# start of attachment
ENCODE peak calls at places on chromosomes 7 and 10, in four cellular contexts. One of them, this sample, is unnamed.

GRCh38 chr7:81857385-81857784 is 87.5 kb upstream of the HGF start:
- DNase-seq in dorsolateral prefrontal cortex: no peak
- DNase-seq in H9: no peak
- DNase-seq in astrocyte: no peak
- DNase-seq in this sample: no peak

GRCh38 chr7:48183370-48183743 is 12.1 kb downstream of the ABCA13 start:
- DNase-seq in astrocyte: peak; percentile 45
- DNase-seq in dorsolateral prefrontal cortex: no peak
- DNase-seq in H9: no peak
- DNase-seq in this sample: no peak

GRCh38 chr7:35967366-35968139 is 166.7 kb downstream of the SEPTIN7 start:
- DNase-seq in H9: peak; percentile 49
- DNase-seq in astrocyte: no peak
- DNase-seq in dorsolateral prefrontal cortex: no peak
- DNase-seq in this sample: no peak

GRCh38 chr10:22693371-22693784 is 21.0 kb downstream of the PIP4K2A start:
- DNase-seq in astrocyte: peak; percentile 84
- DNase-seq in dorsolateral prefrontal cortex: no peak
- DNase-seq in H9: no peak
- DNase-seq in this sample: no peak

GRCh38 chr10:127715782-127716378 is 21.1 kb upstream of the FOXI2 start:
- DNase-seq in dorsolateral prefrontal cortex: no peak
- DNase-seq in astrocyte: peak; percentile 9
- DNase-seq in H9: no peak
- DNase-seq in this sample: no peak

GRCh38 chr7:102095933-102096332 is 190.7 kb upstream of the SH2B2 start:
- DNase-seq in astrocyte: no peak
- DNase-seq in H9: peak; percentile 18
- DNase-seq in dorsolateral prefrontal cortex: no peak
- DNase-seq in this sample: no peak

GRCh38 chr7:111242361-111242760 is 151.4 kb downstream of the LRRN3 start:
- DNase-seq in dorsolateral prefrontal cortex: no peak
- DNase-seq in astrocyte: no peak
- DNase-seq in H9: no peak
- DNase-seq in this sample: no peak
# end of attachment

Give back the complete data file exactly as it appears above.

ENCODE peak calls at places on chromosomes 7 and 10, in four cellular contexts. One of them, this sample, is unnamed.

GRCh38 chr7:81857385-81857784 is 87.5 kb upstream of the HGF start:
- DNase-seq in dorsolateral prefrontal cortex: no peak
- DNase-seq in H9: no peak
- DNase-seq in astrocyte: no peak
- DNase-seq in this sample: no peak

GRCh38 chr7:48183370-48183743 is 12.1 kb downstream of the ABCA13 start:
- DNase-seq in astrocyte: peak; percentile 45
- DNase-seq in dorsolateral prefrontal cortex: no peak
- DNase-seq in H9: no peak
- DNase-seq in this sample: no peak

GRCh38 chr7:35967366-35968139 is 166.7 kb downstream of the SEPTIN7 start:
- DNase-seq in H9: peak; percentile 49
- DNase-seq in astrocyte: no peak
- DNase-seq in dorsolateral prefrontal cortex: no peak
- DNase-seq in this sample: no peak

GRCh38 chr10:22693371-22693784 is 21.0 kb downstream of the PIP4K2A start:
- DNase-seq in astrocyte: peak; percentile 84
- DNase-seq in dorsolateral prefrontal cortex: no peak
- DNase-seq in H9: no peak
- DNase-seq in this sample: no peak

GRCh38 chr10:127715782-127716378 is 21.1 kb upstream of the FOXI2 start:
- DNase-seq in dorsolateral prefrontal cortex: no peak
- DNase-seq in astrocyte: peak; percentile 9
- DNase-seq in H9: no peak
- DNase-seq in this sample: no peak

GRCh38 chr7:102095933-102096332 is 190.7 kb upstream of the SH2B2 start:
- DNase-seq in astrocyte: no peak
- DNase-seq in H9: peak; percentile 18
- DNase-seq in dorsolateral prefrontal cortex: no peak
- DNase-seq in this sample: no peak

GRCh38 chr7:111242361-111242760 is 151.4 kb downstream of the LRRN3 start:
- DNase-seq in dorsolateral prefrontal cortex: no peak
- DNase-seq in astrocyte: no peak
- DNase-seq in H9: no peak
- DNase-seq in this sample: no peak